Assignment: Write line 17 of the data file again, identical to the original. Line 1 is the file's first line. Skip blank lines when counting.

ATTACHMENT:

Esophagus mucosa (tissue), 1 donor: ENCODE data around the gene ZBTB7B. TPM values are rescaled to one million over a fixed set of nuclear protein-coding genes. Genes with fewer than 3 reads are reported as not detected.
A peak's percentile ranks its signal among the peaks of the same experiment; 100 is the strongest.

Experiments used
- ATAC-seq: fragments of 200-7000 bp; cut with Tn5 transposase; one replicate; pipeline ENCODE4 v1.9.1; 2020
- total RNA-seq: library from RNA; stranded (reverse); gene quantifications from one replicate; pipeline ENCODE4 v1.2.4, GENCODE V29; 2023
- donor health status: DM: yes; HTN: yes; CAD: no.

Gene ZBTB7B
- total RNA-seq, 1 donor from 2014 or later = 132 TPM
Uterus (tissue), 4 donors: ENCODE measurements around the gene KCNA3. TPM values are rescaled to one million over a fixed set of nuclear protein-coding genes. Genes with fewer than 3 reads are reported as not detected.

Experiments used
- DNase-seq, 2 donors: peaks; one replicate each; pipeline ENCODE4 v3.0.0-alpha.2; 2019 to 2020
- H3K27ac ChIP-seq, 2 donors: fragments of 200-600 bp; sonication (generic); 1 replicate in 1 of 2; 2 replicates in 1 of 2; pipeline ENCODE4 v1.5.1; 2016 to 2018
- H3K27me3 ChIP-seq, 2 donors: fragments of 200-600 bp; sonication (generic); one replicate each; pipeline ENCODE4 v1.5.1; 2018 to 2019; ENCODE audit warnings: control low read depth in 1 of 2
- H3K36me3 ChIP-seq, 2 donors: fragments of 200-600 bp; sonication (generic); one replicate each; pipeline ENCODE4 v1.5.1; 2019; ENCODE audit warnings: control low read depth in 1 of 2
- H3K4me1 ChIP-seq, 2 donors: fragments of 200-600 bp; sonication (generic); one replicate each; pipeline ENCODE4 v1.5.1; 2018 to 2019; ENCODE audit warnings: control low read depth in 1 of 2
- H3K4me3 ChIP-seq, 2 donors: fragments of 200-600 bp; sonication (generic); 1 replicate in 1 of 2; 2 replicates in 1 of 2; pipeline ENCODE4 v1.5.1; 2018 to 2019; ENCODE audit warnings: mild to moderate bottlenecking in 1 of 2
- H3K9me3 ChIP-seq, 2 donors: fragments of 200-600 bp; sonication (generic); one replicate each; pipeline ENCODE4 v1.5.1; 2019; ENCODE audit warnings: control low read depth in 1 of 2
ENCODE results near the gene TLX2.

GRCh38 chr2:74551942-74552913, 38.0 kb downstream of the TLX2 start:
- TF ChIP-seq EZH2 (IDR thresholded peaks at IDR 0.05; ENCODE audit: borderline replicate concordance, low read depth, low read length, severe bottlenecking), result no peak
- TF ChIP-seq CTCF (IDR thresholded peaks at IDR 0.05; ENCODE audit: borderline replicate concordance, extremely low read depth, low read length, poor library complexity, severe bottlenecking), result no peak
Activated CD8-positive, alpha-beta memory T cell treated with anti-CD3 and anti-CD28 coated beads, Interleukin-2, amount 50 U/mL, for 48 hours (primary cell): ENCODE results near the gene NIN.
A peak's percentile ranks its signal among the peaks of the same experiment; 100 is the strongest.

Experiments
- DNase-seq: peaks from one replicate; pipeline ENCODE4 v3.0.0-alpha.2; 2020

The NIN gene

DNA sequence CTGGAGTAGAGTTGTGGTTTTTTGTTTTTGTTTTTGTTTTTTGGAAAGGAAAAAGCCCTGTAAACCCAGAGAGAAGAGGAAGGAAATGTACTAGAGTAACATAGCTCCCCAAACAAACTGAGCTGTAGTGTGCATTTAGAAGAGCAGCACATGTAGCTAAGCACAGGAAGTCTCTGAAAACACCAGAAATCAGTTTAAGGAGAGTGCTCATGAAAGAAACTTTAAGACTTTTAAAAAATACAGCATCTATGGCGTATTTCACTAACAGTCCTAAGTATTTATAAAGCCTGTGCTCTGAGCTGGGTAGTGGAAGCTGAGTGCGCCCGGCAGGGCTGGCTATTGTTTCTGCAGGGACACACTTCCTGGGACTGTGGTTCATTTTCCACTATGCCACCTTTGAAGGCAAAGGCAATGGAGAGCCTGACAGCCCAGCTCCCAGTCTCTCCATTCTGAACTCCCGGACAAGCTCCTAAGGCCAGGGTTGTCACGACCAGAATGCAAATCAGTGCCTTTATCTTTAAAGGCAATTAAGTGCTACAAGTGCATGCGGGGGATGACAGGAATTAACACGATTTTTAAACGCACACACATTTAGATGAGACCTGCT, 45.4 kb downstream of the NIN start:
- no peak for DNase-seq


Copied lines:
- H3K9me3 ChIP-seq, 2 donors: fragments of 200-600 bp; sonication (generic); one replicate each; pipeline ENCODE4 v1.5.1; 2019; ENCODE audit warnings: control low read depth in 1 of 2